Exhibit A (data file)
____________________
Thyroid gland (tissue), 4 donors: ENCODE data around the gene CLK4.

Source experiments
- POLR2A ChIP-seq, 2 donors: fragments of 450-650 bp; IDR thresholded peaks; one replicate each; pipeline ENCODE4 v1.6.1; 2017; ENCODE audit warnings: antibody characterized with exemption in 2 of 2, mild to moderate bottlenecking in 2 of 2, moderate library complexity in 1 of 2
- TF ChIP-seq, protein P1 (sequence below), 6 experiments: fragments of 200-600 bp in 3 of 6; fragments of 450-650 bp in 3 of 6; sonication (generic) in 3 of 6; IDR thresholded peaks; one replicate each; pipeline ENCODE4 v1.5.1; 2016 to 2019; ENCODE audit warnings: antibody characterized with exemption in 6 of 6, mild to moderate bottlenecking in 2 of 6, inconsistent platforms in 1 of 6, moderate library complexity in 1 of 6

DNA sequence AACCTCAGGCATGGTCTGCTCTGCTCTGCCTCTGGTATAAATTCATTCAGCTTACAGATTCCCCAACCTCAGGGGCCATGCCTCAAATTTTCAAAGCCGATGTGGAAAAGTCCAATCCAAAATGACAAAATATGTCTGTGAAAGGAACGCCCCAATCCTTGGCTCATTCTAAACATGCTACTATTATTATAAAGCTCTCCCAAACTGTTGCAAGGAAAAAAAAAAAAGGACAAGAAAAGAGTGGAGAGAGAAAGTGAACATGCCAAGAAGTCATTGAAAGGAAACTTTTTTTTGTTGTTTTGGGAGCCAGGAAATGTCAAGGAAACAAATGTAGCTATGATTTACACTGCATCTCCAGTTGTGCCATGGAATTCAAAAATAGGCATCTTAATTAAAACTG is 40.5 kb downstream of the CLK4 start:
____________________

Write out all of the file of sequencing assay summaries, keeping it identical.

Thyroid gland (tissue), 4 donors: ENCODE data around the gene CLK4.

Source experiments
- POLR2A ChIP-seq, 2 donors: fragments of 450-650 bp; IDR thresholded peaks; one replicate each; pipeline ENCODE4 v1.6.1; 2017; ENCODE audit warnings: antibody characterized with exemption in 2 of 2, mild to moderate bottlenecking in 2 of 2, moderate library complexity in 1 of 2
- TF ChIP-seq, protein P1 (sequence below), 6 experiments: fragments of 200-600 bp in 3 of 6; fragments of 450-650 bp in 3 of 6; sonication (generic) in 3 of 6; IDR thresholded peaks; one replicate each; pipeline ENCODE4 v1.5.1; 2016 to 2019; ENCODE audit warnings: antibody characterized with exemption in 6 of 6, mild to moderate bottlenecking in 2 of 6, inconsistent platforms in 1 of 6, moderate library complexity in 1 of 6

DNA sequence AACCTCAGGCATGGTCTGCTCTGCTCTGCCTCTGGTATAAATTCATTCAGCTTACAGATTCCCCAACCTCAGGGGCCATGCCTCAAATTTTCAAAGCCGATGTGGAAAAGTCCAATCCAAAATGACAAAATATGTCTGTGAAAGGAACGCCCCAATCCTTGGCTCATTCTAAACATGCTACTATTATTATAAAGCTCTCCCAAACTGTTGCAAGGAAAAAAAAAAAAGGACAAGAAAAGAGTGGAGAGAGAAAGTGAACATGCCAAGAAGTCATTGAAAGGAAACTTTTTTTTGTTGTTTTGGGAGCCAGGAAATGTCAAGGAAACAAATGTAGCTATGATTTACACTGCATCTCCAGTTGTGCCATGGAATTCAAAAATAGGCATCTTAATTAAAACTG is 40.5 kb downstream of the CLK4 start: